|Leighton, E. - C-BAR GROUP, VA.|
|Lichtenfels, J. R - USDA BIOSYSTEMATICS, MD|
Submitted to: Veterinary Parasitology
Publication Type: Peer Reviewed Journal
Publication Acceptance Date: February 4, 1998
Publication Date: N/A
Interpretive Summary: Ostertagia ostertagi is the most pathogenic of gastrointestinal nematodes infecting cattle in the Unites States. Presently, no rapid, sensitive test exists that will both diagnose and quantitate the level of eggs in feces that contribute to propagation of infection from pastures. We identified a region of DNA within O. ostertagi that can differentiate it from other common gastrointestinal nematodes and permit the semiquantitation of egg numbers. A simple PCR test was developed to differentiate O. ostertagi from related parasites. This test will allow more selective drug treatment of animals, reduce the potential of drug resistance developing in parasites, reduce the potential for harmful drug residues to collect in animals and reduce costs to the producer groups by enabling them to identify and treat only those animals harboring the pathogenic O. ostertagi parasite.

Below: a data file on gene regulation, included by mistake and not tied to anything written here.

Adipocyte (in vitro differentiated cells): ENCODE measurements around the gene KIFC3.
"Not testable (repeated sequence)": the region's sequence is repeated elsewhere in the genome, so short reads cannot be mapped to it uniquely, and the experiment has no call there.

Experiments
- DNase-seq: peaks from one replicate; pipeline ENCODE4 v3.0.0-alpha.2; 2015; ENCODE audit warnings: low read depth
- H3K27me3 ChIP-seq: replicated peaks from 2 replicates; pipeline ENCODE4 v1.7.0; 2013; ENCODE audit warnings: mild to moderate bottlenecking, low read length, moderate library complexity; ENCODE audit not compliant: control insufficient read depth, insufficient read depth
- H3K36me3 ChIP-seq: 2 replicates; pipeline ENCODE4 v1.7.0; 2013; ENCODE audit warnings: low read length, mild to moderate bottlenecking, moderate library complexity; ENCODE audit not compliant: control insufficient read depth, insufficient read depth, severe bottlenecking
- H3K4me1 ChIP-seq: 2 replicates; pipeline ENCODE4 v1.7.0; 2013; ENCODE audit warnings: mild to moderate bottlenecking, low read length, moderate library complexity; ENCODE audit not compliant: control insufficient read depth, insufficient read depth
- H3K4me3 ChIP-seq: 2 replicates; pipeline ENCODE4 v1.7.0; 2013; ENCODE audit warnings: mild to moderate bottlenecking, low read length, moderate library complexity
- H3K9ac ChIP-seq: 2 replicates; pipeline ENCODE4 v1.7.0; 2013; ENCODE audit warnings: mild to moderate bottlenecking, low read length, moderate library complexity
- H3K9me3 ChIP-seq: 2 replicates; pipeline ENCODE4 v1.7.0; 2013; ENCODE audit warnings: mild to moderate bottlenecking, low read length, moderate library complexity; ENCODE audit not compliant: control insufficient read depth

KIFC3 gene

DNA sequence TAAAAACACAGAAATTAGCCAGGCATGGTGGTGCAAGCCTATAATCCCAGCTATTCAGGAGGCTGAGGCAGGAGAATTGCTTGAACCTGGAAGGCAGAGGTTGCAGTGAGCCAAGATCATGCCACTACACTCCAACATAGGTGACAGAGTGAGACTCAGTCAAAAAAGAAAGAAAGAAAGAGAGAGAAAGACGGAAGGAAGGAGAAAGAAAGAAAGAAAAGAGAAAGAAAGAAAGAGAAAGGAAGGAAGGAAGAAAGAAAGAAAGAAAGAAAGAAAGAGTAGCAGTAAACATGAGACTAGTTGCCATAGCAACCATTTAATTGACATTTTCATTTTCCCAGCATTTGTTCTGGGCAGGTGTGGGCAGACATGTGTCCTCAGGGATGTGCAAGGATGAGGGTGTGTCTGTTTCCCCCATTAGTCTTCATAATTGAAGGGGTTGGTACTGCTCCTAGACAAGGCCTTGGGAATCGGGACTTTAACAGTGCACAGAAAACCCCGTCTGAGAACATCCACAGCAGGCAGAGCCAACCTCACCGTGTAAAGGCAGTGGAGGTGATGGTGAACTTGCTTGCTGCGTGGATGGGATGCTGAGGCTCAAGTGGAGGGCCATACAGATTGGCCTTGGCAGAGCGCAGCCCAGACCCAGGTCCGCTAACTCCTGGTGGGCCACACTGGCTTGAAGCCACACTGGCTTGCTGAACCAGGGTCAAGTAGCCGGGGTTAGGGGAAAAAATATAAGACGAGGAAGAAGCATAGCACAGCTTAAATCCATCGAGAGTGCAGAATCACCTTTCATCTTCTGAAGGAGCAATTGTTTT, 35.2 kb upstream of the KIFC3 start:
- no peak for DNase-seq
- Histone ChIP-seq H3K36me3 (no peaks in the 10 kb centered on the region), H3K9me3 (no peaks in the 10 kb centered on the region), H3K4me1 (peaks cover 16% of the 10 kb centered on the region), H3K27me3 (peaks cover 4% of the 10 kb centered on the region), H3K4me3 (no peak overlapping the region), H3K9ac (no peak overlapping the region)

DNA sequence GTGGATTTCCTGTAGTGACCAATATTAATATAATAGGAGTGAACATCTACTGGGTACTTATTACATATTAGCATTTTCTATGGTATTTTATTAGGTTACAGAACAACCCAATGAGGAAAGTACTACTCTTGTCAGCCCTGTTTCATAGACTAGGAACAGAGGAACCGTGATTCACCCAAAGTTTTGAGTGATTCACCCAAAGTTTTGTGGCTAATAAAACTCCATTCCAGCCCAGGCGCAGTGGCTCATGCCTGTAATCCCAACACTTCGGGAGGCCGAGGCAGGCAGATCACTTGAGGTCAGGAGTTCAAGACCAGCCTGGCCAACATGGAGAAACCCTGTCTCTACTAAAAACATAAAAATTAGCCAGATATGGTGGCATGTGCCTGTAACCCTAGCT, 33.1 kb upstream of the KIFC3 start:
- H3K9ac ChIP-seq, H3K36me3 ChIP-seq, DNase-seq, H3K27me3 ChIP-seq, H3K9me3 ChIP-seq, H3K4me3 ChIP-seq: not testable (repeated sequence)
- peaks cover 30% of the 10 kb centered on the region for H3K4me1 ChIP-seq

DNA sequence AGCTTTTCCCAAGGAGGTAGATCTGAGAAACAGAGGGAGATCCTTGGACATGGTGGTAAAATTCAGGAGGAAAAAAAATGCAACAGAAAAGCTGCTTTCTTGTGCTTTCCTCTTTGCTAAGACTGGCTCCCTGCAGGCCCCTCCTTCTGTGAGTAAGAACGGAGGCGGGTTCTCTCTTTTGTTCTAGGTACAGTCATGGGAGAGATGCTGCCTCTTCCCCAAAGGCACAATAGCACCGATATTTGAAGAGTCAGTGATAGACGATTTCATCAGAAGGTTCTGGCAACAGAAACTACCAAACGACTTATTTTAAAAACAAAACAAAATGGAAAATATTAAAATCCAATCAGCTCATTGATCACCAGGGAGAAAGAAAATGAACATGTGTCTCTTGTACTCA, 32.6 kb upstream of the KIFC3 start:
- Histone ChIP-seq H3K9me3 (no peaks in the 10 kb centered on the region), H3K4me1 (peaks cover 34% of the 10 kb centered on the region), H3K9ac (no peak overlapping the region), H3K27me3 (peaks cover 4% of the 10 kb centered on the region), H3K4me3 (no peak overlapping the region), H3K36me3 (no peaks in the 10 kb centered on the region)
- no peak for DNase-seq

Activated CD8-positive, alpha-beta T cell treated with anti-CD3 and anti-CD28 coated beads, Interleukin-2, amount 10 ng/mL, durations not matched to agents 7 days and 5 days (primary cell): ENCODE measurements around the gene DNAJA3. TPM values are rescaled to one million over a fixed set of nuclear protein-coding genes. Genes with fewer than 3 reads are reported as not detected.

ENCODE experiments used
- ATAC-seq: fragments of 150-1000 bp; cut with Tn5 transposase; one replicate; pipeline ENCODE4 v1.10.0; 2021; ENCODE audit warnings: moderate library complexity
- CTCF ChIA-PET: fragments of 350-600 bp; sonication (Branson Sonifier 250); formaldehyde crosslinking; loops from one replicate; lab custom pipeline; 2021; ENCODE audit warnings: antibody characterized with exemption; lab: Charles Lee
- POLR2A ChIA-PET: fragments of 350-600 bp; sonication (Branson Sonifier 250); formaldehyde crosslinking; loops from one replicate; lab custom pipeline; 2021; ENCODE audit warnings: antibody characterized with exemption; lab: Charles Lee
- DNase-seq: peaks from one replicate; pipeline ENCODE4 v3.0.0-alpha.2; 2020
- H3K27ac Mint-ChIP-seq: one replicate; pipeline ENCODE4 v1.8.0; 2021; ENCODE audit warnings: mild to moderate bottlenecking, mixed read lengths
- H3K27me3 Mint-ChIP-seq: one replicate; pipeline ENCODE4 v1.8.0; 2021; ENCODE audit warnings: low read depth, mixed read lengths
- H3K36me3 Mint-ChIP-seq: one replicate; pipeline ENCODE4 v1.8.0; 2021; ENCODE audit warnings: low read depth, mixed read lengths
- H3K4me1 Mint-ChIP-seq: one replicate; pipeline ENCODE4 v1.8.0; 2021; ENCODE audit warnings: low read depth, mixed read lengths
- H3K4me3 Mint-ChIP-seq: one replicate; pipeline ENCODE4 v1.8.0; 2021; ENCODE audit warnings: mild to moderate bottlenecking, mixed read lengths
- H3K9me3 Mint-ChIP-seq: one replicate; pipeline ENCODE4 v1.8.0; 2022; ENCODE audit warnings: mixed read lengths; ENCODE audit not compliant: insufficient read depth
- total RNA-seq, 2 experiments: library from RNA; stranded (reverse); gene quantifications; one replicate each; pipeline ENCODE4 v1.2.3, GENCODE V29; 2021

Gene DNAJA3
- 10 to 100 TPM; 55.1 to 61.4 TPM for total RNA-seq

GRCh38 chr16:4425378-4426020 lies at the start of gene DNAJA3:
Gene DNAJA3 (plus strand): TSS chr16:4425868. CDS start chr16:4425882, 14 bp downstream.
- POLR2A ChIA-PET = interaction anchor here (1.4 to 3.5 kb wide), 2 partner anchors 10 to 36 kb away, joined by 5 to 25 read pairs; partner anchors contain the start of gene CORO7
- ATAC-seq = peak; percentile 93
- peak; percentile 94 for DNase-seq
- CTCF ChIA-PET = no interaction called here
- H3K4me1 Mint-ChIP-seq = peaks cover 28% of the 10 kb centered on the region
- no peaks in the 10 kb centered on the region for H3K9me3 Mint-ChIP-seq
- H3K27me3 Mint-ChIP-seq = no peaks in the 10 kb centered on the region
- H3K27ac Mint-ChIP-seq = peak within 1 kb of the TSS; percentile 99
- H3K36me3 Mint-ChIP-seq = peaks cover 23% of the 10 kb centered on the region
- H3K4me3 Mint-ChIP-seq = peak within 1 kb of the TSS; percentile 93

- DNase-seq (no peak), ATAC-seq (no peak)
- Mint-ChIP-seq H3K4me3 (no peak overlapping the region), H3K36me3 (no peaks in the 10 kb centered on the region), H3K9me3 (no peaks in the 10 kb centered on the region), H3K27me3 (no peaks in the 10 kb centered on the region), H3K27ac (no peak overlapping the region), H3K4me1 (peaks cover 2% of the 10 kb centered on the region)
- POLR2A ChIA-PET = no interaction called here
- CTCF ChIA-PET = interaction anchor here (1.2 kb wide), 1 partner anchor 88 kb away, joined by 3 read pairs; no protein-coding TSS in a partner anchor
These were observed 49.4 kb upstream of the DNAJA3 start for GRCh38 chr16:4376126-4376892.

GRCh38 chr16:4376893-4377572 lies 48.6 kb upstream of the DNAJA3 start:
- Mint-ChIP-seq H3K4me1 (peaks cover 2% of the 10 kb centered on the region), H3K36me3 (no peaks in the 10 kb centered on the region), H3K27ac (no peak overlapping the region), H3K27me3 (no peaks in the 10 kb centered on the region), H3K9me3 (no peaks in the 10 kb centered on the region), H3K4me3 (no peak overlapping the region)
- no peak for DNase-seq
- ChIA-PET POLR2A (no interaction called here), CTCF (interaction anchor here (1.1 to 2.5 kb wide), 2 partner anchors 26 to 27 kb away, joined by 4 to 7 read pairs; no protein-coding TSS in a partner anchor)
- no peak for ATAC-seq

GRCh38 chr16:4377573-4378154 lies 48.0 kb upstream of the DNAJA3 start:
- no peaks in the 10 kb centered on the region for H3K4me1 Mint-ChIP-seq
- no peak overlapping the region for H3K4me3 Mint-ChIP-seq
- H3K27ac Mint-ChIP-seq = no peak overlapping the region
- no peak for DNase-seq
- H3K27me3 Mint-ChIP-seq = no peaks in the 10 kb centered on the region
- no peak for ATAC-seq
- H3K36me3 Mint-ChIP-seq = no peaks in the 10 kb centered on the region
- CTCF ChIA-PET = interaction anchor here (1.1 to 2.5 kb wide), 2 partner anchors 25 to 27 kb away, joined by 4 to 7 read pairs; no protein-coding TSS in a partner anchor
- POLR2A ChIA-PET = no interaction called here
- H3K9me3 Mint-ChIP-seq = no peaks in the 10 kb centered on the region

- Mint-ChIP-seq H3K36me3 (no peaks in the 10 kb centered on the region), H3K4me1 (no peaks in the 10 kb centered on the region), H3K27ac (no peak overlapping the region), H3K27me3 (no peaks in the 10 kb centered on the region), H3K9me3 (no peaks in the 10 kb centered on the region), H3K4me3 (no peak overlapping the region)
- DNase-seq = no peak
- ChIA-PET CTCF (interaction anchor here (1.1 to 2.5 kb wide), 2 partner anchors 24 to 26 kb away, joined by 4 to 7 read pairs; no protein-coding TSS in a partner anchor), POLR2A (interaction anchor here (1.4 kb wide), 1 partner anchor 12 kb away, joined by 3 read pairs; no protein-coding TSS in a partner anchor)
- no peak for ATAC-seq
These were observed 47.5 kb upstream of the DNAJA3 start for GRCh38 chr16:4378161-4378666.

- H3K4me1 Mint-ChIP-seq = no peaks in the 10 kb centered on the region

Technical Abstract: A region within the first internal transcribed spacer (ITS-1) of the ribosomal DNA repeat of O. ostertagi has been identified that is 408 base pairs (bp) in length and is comprised of a 2 X 204 bp repeat. Universal polymerase chain reaction (PCR) primers which span this region as well as a portion of the 5.8S rDNA generate a 1011 bp fragment using genomic DNA from O. ostertagi. However, these same primers generate only a 600 (approximate) bp fragment using DNA from Haemonchus contortus, Cooperia oncophora and Oesophagostomum radiatum as well as other species within the genus Ostertagia. When DNA samples derived from adult parasites of the different genera were mixed and simultaneously amplified, the O. ostertagi component could be identified within the mixed DNA populations. Furthermore, a correlation was observed between relative fluorescence intensities of the 1011 bp and the 600 bp PCR fragments and the % O. ostertagi DNA within a mixture of parasite DNAs. A similar high correlation was obtained between % O. ostertagi DNA and % O. ostertagi eggs in feces containing eggs of other parasite genera. This resulted in the generation of a protocol that can determine the % O. ostertagi eggs within a mixed population of gastrointestinal nematode eggs. Results indicate a detection equivalent to 0.05 eggs.